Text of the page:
June: the Month Honeymoons

“Keep your eyes wide open before marriage, half shut afterwards.” — (Benjamin Franklin in Poor Richard’s Almanac, June 1738

There are a variety of ancient reasons why we have so many June weddings and very few of them have to do with romance. The month of June is named for the Roman goddess of marriage and childbirth. Juno was thought to watch over women and protect them, especially during childbirth. So a June wedding was a way to honor her and court her good favor.

Until fairly recently, most people had to organize their lives around the agricultural schedule. By June some crops were far enough along to provide fresh food the wedding feast. Plus, it was a slower month and the warmer weather made travelling easier and safer. In the spring everyone was busy planting. Later in the summer and into the fall everyone was busy harvesting and preserving food for the long winter.

There was another agriculturally driven reason for a June wedding. Assuming the wife would conceive shortly after the wedding, the baby would arrive after the worse of the winter but before the heavy work began to pick up for the spring planting.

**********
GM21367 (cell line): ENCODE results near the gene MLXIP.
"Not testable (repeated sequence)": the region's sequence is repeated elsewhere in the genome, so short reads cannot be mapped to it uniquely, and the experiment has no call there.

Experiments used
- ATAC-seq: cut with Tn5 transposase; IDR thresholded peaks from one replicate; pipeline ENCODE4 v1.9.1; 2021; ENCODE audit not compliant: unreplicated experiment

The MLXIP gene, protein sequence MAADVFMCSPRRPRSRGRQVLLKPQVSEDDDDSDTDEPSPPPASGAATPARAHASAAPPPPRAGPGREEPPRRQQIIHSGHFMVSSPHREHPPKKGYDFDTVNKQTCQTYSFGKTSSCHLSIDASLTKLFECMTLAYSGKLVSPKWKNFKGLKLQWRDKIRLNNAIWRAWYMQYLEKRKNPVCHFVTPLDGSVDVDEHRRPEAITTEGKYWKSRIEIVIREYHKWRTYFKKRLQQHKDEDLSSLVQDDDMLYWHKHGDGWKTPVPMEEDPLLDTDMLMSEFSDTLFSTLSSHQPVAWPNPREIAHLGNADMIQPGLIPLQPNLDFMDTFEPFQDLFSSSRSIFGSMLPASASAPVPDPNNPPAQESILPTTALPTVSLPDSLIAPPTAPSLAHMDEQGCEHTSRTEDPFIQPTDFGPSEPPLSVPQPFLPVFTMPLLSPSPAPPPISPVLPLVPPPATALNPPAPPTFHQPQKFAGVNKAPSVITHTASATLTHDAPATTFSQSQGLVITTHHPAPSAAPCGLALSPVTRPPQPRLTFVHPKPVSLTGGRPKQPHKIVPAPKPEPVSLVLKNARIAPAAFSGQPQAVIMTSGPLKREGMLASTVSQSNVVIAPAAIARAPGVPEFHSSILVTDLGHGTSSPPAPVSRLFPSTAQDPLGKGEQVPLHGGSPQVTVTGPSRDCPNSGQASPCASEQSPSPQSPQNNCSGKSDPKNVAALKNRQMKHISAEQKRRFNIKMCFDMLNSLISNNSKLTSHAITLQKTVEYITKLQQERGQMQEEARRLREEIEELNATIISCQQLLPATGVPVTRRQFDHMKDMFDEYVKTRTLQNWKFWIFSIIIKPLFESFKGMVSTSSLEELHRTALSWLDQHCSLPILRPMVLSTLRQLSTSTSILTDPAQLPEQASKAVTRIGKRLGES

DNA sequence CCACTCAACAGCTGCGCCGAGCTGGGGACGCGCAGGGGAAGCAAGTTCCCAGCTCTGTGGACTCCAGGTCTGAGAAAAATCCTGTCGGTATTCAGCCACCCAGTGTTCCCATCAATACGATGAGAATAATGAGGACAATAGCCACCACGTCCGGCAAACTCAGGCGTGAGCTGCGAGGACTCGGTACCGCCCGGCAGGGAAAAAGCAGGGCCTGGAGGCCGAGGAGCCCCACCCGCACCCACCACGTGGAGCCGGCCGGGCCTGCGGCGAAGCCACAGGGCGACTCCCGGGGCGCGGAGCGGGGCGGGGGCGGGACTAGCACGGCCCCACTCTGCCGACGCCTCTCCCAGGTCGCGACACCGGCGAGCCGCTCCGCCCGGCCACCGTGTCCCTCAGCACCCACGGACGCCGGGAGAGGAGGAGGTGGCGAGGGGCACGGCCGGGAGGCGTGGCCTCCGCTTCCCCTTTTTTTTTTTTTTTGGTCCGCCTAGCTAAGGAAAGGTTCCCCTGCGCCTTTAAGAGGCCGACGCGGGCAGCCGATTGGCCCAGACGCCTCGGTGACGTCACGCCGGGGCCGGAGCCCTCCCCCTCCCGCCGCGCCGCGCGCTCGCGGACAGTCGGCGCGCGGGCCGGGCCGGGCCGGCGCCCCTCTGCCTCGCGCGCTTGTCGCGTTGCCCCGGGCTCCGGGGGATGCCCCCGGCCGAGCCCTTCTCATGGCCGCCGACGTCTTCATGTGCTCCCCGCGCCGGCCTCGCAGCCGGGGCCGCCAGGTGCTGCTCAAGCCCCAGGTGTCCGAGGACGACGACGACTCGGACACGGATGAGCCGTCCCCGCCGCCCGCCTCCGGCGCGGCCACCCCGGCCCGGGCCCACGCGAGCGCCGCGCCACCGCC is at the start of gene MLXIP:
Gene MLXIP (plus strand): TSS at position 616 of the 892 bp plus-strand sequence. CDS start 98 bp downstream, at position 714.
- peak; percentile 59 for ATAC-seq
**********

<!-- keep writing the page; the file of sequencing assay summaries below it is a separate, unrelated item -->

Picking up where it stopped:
Additionally, in the northern hemisphere, the days are longest in June. This meant more daylight for travelling and more time for celebrating the blessed event.

Then there’s the hygiene issue. Our ancient ancestors did not have the luxuries of indoor private bathrooms with running water and tubs or showers.  Most people had to make do with a good scrub in May. Most folks still smelled fairly decent in June. If they didn’t, there would surely be flowers available to mask any unpleasant odors.

The agricultural cycles of old still influence life today. Most school calendars reflect the farmers need to have children available to help with the crops over the summer growing season. Today, when so many families are scattered across the globe, couples who want relatives and friends with children at their wedding pick a summer month when the children are out of school.

Also, guests who must travel to participate, sometimes get lower airfares in June. Some wedding destinations offer off-season rates in June. This would certainly be true for mountain venues that count on snow and ski traffic. But it can also be true for resorts in more tropical climates where the summer sun is already over-heating resorts.

Up next, where did the term honeymoon originate? Hint: It wasn’t about a romantic get away starting the night of the wedding.

Roman goddess Juno was thought to watch over women and children.

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